And so it was that, in their backyards, that these women began their formal and informal meetings, debating the topic of agroecology, the right to housing, and black feminism.
On the day of the mutirão, RioOnWatch interviewed Souza and Leslie Loreto, an architect that works with the collective. In these interviews, they told us a bit about the work that the collective undertakes in Bosque das Caboclas—located on Caboclos Street, but symbolically rebaptized as Caboclas (feminine) by the women of the collective. Loreto graduated with a degree in architecture and urbanism from the University of São Paulo (USP) and works as a technical advisor for pro-housing initiatives. She coordinates, together with Elsa Burguiere, Arche – Projetos Participativos, the design team aiding the CPMZO.
RioOnWatch: What are Bosque das Caboclas and the CPMZO? How do they complement one another?
Souza: Bosque das Caboclas is an urban occupation led by women who organize the group’s life and mission. The collective [CPMZO] is an old popular committee of women from here in the West Zone, who already belonged to the Women’s Committee of Rio de Janeiro, where everything began. They used to meet in the downtown Centro area of the city, with the participation of various women in a self-organized feminist movement in Rio de Janeiro proper. The meetings took place in Centro, and with time, it became increasingly difficult for those coming from the Baixada Fluminense region, from the West Zone, and from the Mountain Region. The meetings became difficult, but we soon took up the fight again and saw, in the West Zone, a chance for a definitive restart. It was then that, through a training program with the Institute for Alternative Policies for the Southern Cone (PACS), in 2014, the movement was reborn as the CPMZO.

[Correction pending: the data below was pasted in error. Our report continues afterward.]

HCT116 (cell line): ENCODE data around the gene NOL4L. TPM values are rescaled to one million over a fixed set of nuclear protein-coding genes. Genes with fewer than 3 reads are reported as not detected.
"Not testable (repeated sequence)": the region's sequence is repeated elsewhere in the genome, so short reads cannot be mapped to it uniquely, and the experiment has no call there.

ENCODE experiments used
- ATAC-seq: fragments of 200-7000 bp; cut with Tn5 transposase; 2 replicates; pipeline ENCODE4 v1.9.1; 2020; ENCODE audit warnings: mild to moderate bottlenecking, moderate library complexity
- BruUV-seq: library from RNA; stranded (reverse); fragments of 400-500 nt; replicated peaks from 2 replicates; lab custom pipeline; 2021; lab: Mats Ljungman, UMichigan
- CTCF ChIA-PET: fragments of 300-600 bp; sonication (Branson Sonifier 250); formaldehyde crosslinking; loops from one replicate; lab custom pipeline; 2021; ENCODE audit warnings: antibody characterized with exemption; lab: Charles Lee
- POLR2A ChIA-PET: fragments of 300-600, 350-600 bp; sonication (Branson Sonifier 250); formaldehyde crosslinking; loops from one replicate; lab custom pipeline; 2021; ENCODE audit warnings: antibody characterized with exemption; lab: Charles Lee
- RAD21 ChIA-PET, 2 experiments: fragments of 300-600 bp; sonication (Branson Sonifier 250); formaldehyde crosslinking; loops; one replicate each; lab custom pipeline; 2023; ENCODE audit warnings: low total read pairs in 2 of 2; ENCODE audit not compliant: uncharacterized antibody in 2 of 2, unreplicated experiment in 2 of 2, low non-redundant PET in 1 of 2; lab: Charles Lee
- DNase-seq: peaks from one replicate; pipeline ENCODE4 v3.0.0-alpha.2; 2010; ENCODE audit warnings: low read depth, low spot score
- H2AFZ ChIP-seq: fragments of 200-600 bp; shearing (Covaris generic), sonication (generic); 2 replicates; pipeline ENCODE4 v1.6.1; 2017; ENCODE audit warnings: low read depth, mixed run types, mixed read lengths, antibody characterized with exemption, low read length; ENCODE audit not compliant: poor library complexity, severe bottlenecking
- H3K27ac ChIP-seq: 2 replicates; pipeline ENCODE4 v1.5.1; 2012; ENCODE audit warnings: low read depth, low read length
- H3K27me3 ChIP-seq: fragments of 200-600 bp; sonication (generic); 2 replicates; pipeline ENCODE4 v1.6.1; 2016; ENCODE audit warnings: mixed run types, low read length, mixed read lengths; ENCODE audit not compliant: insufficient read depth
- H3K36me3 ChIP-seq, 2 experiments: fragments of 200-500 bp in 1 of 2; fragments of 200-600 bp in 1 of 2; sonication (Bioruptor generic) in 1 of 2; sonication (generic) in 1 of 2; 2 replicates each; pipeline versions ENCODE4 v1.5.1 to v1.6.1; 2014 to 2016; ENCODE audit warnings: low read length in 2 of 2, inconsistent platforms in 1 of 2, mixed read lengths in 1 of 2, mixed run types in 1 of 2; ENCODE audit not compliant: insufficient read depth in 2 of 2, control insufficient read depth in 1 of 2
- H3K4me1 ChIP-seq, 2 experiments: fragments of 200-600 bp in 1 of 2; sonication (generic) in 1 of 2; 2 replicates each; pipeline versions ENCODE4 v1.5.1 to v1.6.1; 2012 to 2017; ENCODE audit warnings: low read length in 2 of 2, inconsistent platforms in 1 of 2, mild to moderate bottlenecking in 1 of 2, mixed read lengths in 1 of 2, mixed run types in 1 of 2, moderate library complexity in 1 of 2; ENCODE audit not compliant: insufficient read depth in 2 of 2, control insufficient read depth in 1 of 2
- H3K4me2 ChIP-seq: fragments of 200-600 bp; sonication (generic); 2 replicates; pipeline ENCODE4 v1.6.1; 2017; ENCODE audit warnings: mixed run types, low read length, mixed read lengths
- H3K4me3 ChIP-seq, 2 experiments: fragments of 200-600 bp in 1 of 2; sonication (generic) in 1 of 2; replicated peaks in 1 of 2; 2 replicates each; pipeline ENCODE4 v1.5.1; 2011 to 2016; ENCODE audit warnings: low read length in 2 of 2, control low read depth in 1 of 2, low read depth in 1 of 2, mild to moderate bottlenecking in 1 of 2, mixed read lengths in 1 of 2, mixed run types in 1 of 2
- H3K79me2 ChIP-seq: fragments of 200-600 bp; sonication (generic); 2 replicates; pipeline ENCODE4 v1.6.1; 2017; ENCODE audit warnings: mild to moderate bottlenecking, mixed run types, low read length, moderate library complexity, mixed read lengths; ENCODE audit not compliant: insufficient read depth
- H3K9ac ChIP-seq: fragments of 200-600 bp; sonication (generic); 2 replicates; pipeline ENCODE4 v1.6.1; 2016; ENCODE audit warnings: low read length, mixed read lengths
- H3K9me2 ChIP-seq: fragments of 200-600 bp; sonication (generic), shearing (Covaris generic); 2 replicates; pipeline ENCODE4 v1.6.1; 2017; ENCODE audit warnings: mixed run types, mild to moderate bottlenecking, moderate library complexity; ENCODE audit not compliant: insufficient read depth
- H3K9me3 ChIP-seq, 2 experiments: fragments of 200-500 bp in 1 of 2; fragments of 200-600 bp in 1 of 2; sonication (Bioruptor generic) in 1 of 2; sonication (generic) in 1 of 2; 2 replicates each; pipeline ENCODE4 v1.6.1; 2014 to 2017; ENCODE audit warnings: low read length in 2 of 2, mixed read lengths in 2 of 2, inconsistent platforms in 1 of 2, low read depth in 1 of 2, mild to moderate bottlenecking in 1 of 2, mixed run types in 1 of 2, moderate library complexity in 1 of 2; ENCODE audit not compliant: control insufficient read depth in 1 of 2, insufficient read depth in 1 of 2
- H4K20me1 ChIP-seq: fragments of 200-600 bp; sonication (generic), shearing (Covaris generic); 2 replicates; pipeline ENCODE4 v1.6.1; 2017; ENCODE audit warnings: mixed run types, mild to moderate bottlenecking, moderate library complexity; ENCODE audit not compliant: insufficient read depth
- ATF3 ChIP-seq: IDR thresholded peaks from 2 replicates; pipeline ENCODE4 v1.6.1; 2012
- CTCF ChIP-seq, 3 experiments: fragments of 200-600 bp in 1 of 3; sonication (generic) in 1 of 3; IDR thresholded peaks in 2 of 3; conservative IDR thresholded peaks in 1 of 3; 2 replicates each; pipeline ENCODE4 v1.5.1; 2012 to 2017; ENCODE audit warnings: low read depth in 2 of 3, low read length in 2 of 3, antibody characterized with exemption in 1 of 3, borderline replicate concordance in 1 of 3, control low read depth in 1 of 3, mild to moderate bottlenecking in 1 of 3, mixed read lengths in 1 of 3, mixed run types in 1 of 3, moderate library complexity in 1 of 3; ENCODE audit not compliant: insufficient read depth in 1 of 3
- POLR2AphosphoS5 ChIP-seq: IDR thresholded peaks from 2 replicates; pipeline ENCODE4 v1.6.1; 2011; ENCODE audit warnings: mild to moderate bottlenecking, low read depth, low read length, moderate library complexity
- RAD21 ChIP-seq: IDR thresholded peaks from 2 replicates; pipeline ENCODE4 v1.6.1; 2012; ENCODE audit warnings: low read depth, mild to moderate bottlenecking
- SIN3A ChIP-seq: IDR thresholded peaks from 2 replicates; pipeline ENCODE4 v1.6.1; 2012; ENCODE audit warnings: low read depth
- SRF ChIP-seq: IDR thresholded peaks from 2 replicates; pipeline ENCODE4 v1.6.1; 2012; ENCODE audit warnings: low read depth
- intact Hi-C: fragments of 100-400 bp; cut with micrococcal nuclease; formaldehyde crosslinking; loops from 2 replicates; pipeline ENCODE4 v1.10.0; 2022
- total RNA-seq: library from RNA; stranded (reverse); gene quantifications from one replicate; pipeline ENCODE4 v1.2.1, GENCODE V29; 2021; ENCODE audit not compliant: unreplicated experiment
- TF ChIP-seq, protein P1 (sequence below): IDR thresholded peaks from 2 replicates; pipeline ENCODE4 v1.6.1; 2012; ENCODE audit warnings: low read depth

We then perceived that the word ‘committee’ had a very closed form, and the word ‘collective’ came about soon afterward. After this training [with PACS] we began to take a look at the territory and conduct a re-reading of everything and critically examine how we existed in this territory. The collective is a front for the struggles of many self-organized women that are in the resistance and in the battles that take place in the territories.
RioOnWatch: How did the idea to create the Bosque das Caboclas come about?